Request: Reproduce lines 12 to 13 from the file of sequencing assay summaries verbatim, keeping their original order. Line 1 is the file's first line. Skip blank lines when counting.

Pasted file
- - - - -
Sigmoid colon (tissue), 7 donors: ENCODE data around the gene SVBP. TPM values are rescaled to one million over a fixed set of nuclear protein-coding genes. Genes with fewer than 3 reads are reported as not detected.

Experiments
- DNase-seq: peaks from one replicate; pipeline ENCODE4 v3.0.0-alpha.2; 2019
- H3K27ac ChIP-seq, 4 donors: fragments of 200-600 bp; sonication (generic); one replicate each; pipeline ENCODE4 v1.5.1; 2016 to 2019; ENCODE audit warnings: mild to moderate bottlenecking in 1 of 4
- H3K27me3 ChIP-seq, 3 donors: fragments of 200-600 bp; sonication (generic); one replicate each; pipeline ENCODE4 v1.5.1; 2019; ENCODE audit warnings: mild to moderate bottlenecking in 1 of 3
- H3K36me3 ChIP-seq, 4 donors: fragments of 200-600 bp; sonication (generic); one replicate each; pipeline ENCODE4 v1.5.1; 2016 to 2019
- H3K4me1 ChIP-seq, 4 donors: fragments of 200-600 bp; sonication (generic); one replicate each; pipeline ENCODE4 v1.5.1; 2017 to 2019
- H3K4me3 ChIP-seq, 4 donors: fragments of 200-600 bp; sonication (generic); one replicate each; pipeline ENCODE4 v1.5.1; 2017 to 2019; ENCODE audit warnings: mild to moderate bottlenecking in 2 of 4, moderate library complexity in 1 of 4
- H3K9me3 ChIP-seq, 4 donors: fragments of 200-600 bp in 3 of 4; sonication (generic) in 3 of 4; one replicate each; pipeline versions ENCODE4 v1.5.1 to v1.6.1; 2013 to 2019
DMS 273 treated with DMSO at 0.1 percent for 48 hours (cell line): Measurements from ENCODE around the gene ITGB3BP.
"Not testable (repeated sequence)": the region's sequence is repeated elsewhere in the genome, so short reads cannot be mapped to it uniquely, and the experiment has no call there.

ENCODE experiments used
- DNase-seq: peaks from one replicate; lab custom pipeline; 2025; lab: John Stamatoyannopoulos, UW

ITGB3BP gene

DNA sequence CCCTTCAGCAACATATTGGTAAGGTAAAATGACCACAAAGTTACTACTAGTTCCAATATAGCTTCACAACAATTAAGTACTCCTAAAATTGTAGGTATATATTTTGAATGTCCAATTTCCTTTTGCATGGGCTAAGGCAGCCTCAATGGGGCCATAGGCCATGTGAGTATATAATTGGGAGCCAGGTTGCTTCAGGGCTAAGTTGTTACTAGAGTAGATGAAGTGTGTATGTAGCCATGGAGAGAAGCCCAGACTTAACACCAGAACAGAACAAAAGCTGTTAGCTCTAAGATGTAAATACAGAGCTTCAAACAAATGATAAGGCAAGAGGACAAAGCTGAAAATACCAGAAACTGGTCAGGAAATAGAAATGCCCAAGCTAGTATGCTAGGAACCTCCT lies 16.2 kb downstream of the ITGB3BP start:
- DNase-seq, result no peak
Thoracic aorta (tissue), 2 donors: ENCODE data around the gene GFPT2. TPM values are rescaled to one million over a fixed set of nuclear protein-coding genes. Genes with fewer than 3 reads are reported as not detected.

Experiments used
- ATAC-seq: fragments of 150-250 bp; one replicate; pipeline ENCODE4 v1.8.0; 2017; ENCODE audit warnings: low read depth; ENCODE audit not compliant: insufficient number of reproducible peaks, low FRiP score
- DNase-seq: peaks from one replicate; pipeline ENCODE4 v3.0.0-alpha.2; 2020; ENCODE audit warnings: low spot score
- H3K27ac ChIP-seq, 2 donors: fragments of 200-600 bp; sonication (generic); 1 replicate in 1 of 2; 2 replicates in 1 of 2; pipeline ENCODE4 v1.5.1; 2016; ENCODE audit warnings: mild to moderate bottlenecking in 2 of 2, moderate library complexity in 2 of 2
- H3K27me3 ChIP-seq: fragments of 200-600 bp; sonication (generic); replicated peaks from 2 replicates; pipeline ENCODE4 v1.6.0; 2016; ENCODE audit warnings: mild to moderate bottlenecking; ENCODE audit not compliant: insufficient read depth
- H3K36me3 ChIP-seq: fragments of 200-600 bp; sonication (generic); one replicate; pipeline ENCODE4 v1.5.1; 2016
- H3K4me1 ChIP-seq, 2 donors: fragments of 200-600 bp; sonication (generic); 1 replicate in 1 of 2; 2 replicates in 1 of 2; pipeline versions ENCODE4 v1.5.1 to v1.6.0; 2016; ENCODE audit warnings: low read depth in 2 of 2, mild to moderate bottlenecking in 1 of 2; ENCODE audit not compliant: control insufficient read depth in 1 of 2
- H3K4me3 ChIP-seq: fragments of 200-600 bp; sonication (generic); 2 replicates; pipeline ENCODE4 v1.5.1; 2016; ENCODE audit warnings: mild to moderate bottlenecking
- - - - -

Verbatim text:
ENCODE experiments used
- DNase-seq: peaks from one replicate; lab custom pipeline; 2025; lab: John Stamatoyannopoulos, UW